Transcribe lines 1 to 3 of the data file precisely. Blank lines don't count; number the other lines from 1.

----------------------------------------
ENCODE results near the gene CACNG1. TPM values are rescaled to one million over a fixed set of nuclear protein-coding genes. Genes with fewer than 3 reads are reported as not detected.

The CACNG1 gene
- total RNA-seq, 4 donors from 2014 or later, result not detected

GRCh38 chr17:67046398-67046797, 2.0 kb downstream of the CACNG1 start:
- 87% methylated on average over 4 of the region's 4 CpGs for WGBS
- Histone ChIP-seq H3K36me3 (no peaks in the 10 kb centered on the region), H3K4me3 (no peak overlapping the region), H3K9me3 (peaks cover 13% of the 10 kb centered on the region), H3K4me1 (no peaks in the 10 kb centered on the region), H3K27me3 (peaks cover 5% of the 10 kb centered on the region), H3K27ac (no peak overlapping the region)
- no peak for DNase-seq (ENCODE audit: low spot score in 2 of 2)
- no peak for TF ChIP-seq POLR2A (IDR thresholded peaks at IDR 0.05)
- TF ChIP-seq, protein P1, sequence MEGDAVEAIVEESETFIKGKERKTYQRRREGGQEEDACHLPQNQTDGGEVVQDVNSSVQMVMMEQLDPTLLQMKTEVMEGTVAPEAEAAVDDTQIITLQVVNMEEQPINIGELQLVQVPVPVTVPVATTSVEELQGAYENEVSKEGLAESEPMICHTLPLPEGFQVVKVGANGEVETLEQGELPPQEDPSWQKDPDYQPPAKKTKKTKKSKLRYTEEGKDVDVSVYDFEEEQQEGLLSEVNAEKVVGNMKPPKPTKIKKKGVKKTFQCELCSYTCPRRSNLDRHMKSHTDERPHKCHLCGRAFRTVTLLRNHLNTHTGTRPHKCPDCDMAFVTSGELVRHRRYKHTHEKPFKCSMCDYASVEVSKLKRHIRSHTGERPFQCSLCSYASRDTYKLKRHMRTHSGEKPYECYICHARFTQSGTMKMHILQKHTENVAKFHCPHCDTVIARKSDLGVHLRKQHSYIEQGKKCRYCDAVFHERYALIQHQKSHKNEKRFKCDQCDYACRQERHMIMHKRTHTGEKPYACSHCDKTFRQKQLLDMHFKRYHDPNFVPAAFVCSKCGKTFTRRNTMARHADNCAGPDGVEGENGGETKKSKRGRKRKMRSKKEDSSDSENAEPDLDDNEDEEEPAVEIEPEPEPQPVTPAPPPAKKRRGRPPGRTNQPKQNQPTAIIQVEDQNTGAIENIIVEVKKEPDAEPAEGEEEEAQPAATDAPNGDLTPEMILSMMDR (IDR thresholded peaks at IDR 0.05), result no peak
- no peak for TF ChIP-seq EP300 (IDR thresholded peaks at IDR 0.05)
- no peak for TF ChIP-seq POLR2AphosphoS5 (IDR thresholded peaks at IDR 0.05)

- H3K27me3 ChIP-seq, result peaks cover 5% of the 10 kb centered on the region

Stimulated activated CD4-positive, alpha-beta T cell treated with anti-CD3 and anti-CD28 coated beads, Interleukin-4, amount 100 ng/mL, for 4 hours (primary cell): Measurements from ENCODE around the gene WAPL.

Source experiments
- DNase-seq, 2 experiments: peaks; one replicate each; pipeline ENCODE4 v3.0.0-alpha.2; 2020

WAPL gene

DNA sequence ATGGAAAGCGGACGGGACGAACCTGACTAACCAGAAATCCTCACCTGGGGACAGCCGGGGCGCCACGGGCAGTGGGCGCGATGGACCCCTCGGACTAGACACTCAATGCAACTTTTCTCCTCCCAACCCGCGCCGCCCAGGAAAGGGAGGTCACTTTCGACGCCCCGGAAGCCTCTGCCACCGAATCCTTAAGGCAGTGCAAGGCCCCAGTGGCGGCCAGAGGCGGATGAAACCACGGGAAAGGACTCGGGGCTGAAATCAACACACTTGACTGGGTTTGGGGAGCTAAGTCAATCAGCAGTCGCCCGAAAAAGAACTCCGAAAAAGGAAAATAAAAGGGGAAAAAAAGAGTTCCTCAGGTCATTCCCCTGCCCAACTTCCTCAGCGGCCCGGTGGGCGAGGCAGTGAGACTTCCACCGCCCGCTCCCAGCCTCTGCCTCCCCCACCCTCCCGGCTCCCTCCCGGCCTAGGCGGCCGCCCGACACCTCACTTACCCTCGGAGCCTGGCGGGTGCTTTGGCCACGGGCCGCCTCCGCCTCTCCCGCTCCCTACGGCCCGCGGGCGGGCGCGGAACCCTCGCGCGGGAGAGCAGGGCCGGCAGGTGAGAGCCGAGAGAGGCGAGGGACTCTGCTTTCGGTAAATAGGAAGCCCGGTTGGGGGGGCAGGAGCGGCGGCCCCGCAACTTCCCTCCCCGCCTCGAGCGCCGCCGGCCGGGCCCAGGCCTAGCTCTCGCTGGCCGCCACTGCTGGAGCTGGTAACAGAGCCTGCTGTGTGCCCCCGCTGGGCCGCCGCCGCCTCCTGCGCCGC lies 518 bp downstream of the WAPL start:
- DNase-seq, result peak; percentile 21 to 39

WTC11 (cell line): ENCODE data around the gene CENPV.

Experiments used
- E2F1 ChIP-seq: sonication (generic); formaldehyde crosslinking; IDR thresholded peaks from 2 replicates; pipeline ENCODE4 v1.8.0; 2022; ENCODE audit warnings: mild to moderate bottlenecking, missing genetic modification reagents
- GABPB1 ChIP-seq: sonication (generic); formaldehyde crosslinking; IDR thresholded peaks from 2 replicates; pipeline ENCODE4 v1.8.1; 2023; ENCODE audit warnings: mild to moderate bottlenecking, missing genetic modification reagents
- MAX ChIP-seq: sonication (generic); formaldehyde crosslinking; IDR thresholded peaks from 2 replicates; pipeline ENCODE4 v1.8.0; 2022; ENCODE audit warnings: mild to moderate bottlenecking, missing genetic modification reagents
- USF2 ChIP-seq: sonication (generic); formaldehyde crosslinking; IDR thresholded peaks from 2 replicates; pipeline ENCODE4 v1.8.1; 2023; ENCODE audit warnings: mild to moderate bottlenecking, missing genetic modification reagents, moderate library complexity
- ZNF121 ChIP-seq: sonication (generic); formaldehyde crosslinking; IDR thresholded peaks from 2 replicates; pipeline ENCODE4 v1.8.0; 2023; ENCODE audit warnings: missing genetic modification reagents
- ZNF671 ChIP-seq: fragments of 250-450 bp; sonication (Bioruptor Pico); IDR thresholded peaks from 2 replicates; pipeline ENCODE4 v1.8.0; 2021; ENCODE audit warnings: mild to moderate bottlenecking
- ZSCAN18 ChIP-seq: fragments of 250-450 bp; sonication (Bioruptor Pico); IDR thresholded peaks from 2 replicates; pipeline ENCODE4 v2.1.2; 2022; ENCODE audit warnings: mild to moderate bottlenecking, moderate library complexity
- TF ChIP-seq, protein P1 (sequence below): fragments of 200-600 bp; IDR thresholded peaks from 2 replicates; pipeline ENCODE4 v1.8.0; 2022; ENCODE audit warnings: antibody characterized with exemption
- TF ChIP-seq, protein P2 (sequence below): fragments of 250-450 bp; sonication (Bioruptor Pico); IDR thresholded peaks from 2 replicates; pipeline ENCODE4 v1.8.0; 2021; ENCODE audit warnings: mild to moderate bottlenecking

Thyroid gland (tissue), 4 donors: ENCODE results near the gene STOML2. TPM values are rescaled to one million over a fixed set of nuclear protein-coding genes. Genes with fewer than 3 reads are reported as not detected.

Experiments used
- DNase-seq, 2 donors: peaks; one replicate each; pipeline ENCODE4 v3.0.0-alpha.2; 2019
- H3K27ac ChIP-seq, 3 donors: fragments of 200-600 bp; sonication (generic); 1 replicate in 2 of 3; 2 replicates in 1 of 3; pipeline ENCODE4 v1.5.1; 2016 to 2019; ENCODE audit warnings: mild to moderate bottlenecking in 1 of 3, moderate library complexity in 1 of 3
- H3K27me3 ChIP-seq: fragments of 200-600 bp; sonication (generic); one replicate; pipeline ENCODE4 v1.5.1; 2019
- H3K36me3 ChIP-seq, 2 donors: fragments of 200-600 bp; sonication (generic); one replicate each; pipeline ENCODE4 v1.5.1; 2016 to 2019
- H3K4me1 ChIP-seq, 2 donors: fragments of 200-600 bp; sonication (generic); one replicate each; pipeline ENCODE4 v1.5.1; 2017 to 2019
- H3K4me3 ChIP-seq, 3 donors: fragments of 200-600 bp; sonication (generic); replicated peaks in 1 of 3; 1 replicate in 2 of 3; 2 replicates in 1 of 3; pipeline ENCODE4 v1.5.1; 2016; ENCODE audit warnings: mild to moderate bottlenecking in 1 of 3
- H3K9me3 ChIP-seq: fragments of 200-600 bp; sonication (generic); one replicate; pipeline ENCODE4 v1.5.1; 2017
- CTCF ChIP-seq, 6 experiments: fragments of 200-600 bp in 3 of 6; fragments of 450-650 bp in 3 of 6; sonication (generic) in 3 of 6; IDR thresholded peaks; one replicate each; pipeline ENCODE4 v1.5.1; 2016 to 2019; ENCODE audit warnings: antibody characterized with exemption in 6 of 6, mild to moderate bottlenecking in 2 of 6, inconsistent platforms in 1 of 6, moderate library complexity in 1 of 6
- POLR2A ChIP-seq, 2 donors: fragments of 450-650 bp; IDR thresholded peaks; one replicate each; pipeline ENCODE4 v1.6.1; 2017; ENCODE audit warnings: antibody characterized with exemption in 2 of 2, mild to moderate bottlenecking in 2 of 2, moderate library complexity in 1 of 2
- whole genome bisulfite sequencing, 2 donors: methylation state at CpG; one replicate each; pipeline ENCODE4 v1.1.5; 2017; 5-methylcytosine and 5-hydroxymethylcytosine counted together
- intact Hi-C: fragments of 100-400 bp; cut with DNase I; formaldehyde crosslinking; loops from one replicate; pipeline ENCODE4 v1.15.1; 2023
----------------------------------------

ENCODE results near the gene CACNG1. TPM values are rescaled to one million over a fixed set of nuclear protein-coding genes. Genes with fewer than 3 reads are reported as not detected.

The CACNG1 gene
- total RNA-seq, 4 donors from 2014 or later, result not detected